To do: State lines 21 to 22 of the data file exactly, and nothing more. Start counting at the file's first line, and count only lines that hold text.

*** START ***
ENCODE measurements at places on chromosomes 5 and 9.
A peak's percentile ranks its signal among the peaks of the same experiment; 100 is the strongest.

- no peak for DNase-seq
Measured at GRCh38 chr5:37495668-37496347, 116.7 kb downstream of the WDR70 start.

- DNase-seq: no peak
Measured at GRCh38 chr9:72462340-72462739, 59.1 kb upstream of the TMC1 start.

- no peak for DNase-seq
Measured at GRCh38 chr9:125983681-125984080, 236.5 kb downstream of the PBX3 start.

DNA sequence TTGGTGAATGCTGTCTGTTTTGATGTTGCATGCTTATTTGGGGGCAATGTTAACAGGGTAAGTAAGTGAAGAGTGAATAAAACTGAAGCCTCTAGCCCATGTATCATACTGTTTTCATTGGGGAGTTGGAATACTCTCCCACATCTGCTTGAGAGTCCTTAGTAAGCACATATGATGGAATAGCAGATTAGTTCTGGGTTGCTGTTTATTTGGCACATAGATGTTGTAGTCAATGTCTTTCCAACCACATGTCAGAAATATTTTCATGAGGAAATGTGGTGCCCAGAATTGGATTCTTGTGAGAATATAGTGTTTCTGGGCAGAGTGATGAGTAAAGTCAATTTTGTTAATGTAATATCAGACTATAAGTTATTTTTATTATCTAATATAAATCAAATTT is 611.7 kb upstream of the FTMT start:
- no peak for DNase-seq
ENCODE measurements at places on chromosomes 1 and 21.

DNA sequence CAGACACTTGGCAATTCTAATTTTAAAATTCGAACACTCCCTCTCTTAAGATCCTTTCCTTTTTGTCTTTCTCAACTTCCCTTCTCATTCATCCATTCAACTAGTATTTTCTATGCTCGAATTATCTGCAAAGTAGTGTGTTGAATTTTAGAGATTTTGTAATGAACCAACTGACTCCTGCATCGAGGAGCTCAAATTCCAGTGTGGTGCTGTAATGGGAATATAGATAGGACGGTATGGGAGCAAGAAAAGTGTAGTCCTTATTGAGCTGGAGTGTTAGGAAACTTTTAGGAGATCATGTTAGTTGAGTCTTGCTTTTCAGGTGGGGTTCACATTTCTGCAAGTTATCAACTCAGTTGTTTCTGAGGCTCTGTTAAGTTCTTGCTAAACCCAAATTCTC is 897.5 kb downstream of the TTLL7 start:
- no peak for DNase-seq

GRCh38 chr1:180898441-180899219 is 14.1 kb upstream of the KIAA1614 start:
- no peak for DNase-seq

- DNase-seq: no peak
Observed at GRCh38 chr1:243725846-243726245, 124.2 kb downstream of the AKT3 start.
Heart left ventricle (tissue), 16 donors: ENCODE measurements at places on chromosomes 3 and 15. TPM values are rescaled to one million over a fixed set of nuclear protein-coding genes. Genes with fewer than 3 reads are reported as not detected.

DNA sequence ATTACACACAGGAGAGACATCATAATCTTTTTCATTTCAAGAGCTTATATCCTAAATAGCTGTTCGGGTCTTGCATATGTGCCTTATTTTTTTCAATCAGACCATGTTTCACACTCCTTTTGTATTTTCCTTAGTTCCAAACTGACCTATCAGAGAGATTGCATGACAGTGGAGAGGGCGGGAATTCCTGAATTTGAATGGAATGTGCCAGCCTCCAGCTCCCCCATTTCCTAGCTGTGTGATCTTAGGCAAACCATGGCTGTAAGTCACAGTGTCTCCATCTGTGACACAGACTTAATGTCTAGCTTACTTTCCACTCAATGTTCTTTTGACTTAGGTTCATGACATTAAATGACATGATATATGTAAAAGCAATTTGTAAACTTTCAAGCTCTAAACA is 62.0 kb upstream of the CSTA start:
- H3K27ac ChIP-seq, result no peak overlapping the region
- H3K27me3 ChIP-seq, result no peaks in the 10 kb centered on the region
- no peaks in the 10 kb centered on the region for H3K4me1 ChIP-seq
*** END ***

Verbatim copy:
- H3K27me3 ChIP-seq, result no peaks in the 10 kb centered on the region
- no peaks in the 10 kb centered on the region for H3K4me1 ChIP-seq